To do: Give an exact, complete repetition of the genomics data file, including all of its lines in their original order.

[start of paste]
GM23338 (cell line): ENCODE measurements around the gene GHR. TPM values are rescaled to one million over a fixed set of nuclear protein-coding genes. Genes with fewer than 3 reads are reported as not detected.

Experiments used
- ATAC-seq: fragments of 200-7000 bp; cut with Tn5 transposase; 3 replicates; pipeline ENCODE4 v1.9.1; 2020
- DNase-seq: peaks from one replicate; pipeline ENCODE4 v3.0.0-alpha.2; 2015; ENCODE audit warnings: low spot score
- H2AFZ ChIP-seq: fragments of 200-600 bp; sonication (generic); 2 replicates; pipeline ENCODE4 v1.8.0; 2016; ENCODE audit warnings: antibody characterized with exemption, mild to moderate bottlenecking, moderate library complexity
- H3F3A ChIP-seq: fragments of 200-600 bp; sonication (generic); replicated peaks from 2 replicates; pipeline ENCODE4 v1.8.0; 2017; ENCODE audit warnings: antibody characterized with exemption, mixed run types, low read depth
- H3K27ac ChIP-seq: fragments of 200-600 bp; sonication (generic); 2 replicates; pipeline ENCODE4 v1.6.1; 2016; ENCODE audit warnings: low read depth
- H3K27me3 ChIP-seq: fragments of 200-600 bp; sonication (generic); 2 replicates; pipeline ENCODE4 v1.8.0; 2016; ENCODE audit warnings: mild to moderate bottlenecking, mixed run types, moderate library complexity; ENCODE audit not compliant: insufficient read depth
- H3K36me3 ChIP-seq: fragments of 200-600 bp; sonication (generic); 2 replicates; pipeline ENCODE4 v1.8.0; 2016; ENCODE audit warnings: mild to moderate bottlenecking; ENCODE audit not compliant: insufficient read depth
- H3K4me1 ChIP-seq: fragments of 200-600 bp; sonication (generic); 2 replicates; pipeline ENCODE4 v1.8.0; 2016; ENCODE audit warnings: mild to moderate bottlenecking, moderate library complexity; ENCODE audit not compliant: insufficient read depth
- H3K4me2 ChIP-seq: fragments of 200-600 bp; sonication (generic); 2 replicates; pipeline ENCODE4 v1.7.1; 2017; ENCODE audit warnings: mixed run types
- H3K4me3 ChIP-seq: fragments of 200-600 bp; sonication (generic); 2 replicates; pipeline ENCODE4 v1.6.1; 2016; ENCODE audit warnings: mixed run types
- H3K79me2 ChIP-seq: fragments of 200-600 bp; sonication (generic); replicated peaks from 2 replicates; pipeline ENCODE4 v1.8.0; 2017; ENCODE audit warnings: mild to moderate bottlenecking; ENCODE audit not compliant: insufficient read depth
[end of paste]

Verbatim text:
GM23338 (cell line): ENCODE measurements around the gene GHR. TPM values are rescaled to one million over a fixed set of nuclear protein-coding genes. Genes with fewer than 3 reads are reported as not detected.

Experiments used
- ATAC-seq: fragments of 200-7000 bp; cut with Tn5 transposase; 3 replicates; pipeline ENCODE4 v1.9.1; 2020
- DNase-seq: peaks from one replicate; pipeline ENCODE4 v3.0.0-alpha.2; 2015; ENCODE audit warnings: low spot score
- H2AFZ ChIP-seq: fragments of 200-600 bp; sonication (generic); 2 replicates; pipeline ENCODE4 v1.8.0; 2016; ENCODE audit warnings: antibody characterized with exemption, mild to moderate bottlenecking, moderate library complexity
- H3F3A ChIP-seq: fragments of 200-600 bp; sonication (generic); replicated peaks from 2 replicates; pipeline ENCODE4 v1.8.0; 2017; ENCODE audit warnings: antibody characterized with exemption, mixed run types, low read depth
- H3K27ac ChIP-seq: fragments of 200-600 bp; sonication (generic); 2 replicates; pipeline ENCODE4 v1.6.1; 2016; ENCODE audit warnings: low read depth
- H3K27me3 ChIP-seq: fragments of 200-600 bp; sonication (generic); 2 replicates; pipeline ENCODE4 v1.8.0; 2016; ENCODE audit warnings: mild to moderate bottlenecking, mixed run types, moderate library complexity; ENCODE audit not compliant: insufficient read depth
- H3K36me3 ChIP-seq: fragments of 200-600 bp; sonication (generic); 2 replicates; pipeline ENCODE4 v1.8.0; 2016; ENCODE audit warnings: mild to moderate bottlenecking; ENCODE audit not compliant: insufficient read depth
- H3K4me1 ChIP-seq: fragments of 200-600 bp; sonication (generic); 2 replicates; pipeline ENCODE4 v1.8.0; 2016; ENCODE audit warnings: mild to moderate bottlenecking, moderate library complexity; ENCODE audit not compliant: insufficient read depth
- H3K4me2 ChIP-seq: fragments of 200-600 bp; sonication (generic); 2 replicates; pipeline ENCODE4 v1.7.1; 2017; ENCODE audit warnings: mixed run types
- H3K4me3 ChIP-seq: fragments of 200-600 bp; sonication (generic); 2 replicates; pipeline ENCODE4 v1.6.1; 2016; ENCODE audit warnings: mixed run types
- H3K79me2 ChIP-seq: fragments of 200-600 bp; sonication (generic); replicated peaks from 2 replicates; pipeline ENCODE4 v1.8.0; 2017; ENCODE audit warnings: mild to moderate bottlenecking; ENCODE audit not compliant: insufficient read depth